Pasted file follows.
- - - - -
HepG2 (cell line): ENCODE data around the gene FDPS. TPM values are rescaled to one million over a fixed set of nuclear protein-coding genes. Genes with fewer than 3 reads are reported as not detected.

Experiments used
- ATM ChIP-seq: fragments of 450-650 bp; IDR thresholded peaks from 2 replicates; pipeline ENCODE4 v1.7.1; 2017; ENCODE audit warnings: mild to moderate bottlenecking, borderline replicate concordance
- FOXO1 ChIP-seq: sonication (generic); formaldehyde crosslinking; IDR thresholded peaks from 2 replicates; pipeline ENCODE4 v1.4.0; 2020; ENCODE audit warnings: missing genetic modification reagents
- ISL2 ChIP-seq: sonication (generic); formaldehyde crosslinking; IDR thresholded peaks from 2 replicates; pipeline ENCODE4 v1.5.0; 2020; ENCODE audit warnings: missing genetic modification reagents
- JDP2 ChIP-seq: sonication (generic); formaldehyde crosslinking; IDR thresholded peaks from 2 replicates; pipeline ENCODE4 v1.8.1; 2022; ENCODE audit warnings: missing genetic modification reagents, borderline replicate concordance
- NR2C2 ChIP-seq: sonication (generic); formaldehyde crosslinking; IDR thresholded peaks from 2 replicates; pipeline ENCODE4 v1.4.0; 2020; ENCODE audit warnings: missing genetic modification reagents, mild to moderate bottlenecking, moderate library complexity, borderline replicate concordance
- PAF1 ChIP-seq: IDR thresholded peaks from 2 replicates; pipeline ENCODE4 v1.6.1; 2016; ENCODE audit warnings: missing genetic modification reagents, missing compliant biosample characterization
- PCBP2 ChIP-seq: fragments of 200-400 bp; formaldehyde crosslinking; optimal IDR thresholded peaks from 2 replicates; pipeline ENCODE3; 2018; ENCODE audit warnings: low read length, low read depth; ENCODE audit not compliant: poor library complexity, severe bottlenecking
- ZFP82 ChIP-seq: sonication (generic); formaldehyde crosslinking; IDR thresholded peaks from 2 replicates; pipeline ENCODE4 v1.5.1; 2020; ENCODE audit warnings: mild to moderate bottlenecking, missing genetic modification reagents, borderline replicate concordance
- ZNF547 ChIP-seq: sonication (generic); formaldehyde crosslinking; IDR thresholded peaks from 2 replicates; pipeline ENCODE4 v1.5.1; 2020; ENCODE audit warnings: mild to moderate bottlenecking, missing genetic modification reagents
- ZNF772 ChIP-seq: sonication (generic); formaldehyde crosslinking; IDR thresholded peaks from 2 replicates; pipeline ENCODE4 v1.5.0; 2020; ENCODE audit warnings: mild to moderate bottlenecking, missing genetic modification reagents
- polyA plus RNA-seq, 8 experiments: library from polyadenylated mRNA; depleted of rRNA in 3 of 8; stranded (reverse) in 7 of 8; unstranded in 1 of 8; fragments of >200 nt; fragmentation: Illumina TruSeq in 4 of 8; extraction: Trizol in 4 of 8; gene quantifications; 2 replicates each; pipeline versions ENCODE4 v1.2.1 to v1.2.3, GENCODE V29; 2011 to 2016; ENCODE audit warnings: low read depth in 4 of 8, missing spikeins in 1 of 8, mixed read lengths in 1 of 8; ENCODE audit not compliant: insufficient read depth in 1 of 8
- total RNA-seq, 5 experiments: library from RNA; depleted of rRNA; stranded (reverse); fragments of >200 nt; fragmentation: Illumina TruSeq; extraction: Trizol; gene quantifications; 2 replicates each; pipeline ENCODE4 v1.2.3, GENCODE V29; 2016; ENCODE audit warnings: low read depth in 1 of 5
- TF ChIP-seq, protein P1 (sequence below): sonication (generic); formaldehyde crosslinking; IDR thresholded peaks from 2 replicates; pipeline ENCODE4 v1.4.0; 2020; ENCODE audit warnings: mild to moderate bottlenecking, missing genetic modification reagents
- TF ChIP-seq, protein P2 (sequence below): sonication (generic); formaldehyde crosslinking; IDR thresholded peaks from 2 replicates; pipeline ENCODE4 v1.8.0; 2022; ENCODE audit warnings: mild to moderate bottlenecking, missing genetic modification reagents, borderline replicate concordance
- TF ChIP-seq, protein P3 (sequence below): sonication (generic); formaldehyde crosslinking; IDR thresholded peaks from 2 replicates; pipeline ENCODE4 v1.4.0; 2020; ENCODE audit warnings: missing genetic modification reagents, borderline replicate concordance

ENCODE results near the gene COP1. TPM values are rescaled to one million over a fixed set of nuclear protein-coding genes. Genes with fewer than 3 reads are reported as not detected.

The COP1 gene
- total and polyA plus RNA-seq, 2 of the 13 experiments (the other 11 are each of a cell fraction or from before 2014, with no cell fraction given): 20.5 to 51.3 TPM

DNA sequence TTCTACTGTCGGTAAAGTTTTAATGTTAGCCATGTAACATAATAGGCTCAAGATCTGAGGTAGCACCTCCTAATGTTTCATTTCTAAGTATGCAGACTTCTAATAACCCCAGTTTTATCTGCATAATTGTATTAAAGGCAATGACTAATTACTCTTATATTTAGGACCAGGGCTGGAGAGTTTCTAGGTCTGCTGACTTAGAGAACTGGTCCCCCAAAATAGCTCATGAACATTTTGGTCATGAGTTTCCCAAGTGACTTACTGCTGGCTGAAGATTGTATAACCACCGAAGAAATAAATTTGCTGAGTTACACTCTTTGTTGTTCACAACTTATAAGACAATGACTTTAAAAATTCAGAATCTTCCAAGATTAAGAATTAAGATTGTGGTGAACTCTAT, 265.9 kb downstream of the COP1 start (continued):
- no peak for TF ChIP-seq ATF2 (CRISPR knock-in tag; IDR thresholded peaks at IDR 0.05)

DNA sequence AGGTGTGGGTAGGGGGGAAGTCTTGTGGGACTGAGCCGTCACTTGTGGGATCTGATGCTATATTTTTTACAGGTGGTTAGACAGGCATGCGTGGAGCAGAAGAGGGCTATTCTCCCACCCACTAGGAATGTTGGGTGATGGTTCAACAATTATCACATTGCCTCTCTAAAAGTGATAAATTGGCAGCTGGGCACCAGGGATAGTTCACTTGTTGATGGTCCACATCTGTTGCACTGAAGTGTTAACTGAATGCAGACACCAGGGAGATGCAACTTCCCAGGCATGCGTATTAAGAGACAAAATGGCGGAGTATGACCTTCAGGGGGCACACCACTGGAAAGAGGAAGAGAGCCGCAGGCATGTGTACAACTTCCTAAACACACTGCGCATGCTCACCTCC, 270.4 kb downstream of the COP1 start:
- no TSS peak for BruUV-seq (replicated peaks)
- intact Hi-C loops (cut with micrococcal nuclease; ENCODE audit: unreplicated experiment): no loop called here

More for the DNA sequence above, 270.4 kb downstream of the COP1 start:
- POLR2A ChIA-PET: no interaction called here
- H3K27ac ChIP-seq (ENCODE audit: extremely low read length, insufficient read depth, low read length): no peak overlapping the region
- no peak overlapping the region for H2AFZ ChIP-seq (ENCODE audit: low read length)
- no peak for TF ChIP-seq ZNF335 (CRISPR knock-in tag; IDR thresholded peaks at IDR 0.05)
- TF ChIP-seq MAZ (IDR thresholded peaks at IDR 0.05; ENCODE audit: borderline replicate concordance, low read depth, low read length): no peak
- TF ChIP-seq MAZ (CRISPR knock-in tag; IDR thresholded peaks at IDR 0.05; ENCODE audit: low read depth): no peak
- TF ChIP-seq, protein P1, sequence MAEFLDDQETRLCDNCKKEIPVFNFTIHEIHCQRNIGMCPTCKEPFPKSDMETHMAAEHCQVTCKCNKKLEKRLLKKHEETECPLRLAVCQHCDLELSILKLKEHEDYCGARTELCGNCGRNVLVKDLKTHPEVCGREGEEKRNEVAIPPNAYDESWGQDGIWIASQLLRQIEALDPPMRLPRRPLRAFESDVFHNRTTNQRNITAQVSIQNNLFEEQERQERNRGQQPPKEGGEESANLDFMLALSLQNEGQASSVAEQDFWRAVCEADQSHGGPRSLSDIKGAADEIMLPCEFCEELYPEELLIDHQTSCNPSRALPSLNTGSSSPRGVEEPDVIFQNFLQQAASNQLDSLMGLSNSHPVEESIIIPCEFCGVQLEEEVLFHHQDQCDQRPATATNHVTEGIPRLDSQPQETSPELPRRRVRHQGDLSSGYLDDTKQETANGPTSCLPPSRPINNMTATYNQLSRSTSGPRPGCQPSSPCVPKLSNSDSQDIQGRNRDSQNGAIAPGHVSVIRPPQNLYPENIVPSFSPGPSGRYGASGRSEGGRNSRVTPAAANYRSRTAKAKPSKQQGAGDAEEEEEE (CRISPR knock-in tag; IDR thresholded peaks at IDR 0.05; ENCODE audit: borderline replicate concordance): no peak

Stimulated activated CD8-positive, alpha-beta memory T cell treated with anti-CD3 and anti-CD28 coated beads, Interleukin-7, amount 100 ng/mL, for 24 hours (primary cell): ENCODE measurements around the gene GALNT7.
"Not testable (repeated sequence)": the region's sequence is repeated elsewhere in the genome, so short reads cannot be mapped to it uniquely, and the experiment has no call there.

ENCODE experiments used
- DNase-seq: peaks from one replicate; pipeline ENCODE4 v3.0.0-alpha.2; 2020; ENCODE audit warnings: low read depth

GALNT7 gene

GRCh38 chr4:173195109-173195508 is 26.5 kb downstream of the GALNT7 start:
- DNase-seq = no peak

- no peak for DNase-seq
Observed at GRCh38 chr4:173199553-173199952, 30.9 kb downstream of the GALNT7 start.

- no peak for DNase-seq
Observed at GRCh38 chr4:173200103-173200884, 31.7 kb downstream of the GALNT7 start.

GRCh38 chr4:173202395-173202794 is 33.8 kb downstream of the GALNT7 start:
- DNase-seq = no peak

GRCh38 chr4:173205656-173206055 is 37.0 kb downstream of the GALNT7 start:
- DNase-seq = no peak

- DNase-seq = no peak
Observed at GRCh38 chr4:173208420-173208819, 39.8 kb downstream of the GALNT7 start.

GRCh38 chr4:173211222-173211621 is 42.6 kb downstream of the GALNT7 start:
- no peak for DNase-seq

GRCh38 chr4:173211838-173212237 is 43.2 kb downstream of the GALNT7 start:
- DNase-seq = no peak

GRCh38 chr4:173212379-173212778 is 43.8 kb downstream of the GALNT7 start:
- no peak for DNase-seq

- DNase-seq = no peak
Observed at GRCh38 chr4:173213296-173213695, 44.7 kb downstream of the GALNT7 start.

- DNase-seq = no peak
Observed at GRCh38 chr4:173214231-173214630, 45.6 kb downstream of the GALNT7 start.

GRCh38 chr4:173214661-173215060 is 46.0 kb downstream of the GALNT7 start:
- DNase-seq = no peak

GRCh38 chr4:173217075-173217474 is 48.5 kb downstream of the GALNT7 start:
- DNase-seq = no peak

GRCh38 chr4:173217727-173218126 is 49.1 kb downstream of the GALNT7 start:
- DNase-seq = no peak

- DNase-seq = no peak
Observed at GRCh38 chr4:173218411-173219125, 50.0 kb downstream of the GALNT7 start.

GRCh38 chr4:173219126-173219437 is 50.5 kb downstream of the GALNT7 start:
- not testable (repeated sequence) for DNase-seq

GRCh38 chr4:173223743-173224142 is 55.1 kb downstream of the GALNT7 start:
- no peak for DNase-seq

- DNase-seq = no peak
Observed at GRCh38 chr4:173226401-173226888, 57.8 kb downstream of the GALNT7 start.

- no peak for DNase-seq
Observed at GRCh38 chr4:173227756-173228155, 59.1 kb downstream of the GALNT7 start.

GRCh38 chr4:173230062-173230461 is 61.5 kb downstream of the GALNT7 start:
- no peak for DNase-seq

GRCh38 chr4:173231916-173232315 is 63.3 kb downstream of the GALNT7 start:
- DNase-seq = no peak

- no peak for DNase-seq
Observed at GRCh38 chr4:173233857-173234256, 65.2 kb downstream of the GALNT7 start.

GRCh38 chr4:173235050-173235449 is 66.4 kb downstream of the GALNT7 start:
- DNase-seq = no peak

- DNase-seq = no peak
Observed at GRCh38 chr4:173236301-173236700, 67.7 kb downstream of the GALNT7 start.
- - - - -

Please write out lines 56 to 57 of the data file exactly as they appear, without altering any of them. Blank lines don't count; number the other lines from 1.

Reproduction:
- no peak for DNase-seq

- DNase-seq = no peak